BackgroundThe development of noninvasive screening tests is important to reduce mortality from gastrointestinal neoplasia. We sought to develop such a test by analysis of DNA methylation from exfoliated cancer cells in feces.MethodsWe first analyzed methylation of the RASSF2 and SFRP2 gene promoters from 788 primary gastric and colorectal tissue specimens to determine whether methylation patterns could act as stage-dependent biomarkers of gastrointestinal tumorigenesis. Next, we developed a novel strategy that uses single-step modification of DNA with sodium bisulfite and fluorescence polymerase chain reaction methodology to measure aberrant methylation in fecal DNA. Methylation of the RASSF2 and SFRP2 promoters was analyzed in 296 fecal samples obtained from a variety of patients, including 21 with gastric tumors, 152 with colorectal tumors, and 10 with non-neoplastic or inflammatory lesions in the gastrointestinal lumen.ResultsAnalysis of DNA from tissues showed presence of extensive methylation in both gene promoters exclusively in advanced gastric and colorectal tumors. The assay successfully identified one or more methylated markers in fecal DNA from 57.1% of patients with gastric cancer, 75.0% of patients with colorectal cancer, and 44.4% of patients with advanced colorectal adenomas, but only 10.6% of subjects without neoplastic or active diseases (difference, gastric cancer vs undiseased = 46.5%, 95% confidence interval (CI) = 24.6% to 68.4%, P <. 001; difference, colorectal cancer vs undiseased = 64.4%, 95% CI = 53.5% to 75.2%, P <. 001; difference, colorectal adenoma vs undiseased = 33.8%, 95% CI = 14.2% to 53.4%, P <. 001).ConclusionsMethylation of the RASSF2 and SFRP2 promoters in fecal DNA is associated with the presence of gastrointestinal tumors relative to non-neoplastic conditions. Our novel fecal DNA methylation assay provides a possible means to noninvasively screen not only for colorectal tumors but also for gastric tumors.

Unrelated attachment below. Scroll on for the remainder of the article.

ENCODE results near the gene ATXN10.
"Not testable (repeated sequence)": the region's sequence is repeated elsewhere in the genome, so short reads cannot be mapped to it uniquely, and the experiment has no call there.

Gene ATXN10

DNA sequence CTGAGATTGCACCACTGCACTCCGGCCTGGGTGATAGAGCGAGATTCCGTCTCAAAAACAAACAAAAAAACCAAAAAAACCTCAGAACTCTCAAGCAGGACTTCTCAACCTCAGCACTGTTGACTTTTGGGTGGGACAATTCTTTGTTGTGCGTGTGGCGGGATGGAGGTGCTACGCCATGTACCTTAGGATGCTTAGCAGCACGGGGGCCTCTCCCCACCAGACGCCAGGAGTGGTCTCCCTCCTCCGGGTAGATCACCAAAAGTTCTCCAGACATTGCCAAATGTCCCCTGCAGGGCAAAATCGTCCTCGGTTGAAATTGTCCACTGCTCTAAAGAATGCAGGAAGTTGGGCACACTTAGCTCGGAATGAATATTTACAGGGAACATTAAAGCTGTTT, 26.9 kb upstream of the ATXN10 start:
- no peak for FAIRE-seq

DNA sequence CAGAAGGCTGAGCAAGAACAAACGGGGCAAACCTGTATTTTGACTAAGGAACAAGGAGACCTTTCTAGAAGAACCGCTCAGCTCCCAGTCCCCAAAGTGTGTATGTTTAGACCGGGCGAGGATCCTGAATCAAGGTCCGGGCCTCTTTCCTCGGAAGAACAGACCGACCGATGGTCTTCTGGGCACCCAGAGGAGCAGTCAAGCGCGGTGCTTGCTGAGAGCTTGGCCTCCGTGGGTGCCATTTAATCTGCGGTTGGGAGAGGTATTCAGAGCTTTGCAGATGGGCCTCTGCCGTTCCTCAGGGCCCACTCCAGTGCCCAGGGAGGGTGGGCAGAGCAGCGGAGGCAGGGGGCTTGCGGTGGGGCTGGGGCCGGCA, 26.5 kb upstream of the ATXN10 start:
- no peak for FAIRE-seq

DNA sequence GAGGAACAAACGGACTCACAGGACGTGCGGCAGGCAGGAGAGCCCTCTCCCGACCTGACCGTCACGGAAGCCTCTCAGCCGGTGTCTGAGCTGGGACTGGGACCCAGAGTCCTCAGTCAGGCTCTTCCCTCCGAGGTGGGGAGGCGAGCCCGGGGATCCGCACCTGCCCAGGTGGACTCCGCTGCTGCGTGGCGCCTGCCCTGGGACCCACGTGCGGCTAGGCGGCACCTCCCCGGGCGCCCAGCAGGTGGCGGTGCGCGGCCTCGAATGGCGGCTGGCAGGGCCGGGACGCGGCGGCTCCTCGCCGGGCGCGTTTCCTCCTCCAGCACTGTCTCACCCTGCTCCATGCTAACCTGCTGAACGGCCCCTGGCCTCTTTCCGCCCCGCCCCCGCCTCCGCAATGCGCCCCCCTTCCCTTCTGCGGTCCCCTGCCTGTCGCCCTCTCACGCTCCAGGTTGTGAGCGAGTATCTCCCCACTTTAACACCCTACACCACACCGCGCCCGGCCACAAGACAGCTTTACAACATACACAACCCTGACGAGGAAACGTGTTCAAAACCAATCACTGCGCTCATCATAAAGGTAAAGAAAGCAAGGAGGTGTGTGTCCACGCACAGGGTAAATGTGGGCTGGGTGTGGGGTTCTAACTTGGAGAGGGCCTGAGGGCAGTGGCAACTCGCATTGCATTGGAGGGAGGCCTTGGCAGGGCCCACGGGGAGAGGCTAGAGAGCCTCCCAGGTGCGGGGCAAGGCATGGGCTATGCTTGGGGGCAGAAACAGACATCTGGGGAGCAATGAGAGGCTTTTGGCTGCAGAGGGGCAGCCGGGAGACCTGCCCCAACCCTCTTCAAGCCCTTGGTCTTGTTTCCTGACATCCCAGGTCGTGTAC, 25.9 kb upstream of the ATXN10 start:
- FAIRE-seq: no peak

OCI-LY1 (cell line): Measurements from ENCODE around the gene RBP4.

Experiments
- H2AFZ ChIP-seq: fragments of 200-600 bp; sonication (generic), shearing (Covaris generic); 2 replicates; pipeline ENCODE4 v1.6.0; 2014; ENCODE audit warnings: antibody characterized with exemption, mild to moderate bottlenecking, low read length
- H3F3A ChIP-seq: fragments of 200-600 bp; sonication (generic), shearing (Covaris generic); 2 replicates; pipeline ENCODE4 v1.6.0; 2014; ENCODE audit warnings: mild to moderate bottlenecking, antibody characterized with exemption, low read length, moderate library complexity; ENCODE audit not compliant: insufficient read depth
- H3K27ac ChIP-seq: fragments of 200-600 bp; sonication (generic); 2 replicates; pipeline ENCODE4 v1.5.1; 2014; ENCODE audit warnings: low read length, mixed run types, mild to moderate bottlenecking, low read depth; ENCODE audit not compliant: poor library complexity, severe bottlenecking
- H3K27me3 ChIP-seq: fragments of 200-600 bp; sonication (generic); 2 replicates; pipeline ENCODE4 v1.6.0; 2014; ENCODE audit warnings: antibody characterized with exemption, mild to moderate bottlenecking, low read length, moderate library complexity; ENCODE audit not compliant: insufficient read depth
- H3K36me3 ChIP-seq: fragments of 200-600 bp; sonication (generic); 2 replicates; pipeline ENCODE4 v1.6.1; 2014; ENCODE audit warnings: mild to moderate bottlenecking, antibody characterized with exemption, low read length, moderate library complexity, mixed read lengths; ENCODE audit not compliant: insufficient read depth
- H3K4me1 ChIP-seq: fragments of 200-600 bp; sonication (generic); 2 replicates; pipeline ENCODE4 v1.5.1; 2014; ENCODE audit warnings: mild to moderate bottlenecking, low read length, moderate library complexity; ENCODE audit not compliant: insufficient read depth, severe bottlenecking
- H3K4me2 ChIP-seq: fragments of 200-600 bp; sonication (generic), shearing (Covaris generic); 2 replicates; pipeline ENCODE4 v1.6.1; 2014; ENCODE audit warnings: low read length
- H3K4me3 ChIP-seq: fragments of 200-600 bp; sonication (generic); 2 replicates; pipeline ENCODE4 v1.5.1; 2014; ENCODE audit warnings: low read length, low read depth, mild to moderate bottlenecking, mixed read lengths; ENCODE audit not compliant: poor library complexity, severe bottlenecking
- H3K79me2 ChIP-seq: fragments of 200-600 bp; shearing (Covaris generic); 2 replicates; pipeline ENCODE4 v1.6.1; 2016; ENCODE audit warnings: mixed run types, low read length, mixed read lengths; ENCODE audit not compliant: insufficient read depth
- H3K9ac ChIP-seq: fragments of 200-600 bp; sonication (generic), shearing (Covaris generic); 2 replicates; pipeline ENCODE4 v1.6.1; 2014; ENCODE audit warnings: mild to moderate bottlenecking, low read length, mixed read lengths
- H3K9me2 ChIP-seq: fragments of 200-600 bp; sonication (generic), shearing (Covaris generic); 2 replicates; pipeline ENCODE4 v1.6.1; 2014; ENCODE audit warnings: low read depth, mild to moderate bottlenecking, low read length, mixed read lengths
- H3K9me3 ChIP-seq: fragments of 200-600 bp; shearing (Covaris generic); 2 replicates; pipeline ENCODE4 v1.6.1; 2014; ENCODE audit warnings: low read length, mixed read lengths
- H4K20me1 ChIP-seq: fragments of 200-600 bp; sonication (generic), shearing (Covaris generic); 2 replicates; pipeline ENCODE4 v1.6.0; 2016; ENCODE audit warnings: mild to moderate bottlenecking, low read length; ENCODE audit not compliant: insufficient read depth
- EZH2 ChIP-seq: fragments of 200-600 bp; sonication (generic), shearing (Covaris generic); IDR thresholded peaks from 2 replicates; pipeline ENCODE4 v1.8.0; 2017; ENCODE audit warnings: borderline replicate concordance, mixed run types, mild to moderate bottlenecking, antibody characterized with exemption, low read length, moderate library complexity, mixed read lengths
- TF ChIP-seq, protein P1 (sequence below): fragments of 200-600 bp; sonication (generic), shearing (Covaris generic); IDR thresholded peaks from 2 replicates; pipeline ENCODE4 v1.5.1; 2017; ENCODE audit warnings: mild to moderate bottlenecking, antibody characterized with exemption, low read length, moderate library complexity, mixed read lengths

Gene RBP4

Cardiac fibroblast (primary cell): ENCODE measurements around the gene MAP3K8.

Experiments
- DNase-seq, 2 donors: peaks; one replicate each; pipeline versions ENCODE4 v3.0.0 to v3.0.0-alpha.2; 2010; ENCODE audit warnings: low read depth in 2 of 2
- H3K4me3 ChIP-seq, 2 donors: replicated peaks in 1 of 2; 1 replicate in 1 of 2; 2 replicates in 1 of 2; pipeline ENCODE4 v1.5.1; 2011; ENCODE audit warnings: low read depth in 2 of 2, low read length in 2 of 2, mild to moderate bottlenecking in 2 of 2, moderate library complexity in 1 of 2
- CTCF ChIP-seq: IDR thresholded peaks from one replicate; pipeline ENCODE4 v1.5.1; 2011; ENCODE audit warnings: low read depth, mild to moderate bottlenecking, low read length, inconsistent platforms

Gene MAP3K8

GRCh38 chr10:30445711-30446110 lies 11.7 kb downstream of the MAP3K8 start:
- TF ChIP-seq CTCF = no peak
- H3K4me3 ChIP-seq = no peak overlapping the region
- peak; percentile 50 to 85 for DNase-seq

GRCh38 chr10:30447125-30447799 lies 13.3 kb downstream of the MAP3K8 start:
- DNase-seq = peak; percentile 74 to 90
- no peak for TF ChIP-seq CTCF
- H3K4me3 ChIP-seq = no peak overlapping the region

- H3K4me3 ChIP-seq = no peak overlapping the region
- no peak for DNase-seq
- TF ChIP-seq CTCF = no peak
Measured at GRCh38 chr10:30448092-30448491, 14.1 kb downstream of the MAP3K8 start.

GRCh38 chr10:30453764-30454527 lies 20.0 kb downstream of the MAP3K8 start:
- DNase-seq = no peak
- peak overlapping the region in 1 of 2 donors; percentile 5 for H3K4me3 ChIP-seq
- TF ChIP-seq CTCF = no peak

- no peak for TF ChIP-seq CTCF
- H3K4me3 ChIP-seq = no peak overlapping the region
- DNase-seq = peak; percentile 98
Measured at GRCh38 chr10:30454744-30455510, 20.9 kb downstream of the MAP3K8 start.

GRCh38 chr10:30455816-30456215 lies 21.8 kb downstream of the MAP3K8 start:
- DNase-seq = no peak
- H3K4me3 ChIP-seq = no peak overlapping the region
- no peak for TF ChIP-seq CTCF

ASJC Scopus subject areas
- Cancer Research